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People v. Hope





APPEAL from the Circuit Court of Du Page County; the Hon. HELEN C. KINNEY, Judge, presiding.


Defendant, William E. Hope, was charged by indictment with deviate sexual assault, attempt deviate sexual assault and intimidation. The offenses were alleged to have been committed upon a fellow inmate of the Du Page County jail. After a bench trial, the defendant was found guilty. On the deviate sexual assault charge, he was sentenced to the Department of Corrections for seven years.

At the trial, the complaining witness, Matthew Ehrenberg, gave the following testimony. On September 16, 1978, while he was an inmate of the Du Page County jail, the defendant, also an inmate of the jail, approached Ehrenberg's bunk bed. The defendant then made a number of statements to Ehrenberg. The defendant stated that he wanted to rape Ehrenberg and have oral sex with him, that Ehrenberg was bisexual and that people often must do things in life which they do not wish to do. According to Ehrenberg, the defendant also offered to stay with Ehrenberg to insure that Ehrenberg received all his meals and to prevent other inmates from bothering him. Ehrenberg replied that he was not bisexual, and he refused to have any relations with defendant. Defendant then stated that some of the other inmates might hurt Ehrenberg if the latter refused to cooperate. Ehrenberg testified that when this conversation occurred, the other inmates were watching television.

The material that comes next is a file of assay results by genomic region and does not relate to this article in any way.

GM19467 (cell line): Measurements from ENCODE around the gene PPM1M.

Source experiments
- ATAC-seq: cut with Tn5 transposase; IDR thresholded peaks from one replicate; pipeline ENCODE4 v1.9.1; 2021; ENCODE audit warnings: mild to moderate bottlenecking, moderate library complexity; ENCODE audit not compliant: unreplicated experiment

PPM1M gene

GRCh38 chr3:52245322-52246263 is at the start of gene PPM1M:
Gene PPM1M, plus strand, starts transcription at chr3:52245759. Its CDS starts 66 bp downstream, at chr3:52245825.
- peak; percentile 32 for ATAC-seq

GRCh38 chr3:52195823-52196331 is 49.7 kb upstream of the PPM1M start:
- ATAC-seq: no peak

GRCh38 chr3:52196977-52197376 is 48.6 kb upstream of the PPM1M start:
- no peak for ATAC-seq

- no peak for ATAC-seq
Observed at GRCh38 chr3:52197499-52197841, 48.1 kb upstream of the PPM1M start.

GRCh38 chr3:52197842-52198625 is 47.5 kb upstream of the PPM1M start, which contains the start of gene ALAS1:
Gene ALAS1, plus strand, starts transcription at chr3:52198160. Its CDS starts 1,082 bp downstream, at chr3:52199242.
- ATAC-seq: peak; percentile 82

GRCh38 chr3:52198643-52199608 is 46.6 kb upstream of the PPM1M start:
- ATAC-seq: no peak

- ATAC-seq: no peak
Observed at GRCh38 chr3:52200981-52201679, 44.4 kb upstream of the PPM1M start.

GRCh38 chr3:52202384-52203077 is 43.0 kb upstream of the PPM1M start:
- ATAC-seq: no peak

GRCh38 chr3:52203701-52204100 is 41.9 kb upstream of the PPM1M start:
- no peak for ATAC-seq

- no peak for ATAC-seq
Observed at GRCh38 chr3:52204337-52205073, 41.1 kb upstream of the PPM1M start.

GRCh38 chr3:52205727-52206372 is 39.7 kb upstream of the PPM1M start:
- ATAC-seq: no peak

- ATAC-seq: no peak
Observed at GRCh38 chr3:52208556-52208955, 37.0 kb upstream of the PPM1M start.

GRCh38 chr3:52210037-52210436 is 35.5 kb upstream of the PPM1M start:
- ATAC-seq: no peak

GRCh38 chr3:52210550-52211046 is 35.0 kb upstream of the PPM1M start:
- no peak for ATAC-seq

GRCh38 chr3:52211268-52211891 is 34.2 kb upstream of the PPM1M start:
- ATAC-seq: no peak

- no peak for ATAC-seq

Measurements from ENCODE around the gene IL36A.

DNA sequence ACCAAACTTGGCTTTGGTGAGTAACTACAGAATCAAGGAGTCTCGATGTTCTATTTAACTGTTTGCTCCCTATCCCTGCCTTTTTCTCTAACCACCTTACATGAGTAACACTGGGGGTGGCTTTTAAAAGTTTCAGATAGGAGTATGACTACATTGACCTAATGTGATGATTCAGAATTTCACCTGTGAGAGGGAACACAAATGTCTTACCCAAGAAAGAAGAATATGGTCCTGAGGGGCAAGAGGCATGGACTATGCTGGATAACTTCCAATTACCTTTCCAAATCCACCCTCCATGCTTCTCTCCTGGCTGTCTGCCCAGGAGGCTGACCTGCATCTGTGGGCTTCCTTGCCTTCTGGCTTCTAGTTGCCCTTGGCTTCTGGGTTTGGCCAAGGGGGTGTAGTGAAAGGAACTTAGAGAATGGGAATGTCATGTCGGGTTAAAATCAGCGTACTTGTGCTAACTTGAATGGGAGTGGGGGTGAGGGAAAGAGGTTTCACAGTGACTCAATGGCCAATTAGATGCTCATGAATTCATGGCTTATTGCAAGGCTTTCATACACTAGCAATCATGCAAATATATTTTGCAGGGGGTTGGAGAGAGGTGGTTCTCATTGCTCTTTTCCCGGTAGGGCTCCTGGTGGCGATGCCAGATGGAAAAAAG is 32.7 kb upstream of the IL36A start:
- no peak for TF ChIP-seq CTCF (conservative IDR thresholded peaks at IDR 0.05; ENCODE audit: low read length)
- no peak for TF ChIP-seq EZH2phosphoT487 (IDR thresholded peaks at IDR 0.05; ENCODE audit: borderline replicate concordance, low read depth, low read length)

Ehrenberg further testified that defendant awoke him the following morning. The defendant then walked to the day room, while Ehrenberg walked toward the shower. Shortly thereafter, the defendant joined Ehrenberg and guided him into the stall. At the defendant's request, Ehrenberg removed his own uniform. Ehrenberg, who was 5 feet 9 inches tall and weighed 130 pounds, stated that out of fear he made no attempt to resist the defendant. Ehrenberg described certain sexual acts which defendant had compelled Ehrenberg to perform. At that time, a guard approached and ordered whoever was in the shower stall to come out. The defendant told Ehrenberg to remain quiet, but Ehrenberg then walked out of the stall and told the guard that someone was trying to rape him. The guard ordered the other person in the stall to come out. When the defendant emerged, he was fastening his uniform.

Ehrenberg admitted that he had made no effort to awaken the other inmates while these events were in progress. He also acknowledged having been schooled for learning disabilities and having been under psychiatric care for most of his life. Ehrenberg stated that at the time of these events, he was being held on a charge of public indecency, to which he subsequently pleaded guilty. He also acknowledged having previously been convicted of disorderly conduct for having falsely reported to police that he had been the victim of an armed robbery.

Deputy George Wick, Jr., of the Du Page County sheriff's office, testified that on September 16, 1978, during his morning rounds of the county jail, he observed the shower curtain moving in a shower stall. He ordered whoever was there to come out. Ehrenberg emerged "in a bentover position coming to an upright position." Ehrenberg had his overalls in one arm and was stepping into them as he came out of the stall. Wick testified that Ehrenberg, who appeared "a little upset," reported that someone in the stall was trying to rape him. When no one else emerged from the stall, Wick ordered Ehrenberg to pull back the shower curtain. This maneuver revealed the defendant, clad in his underwear and sitting in a crouched position. Defendant stood up and walked quickly to the day room. When Wick asked the defendant what he was doing in there, the defendant pointed to Ehrenberg and said, "Why don't you ask him?"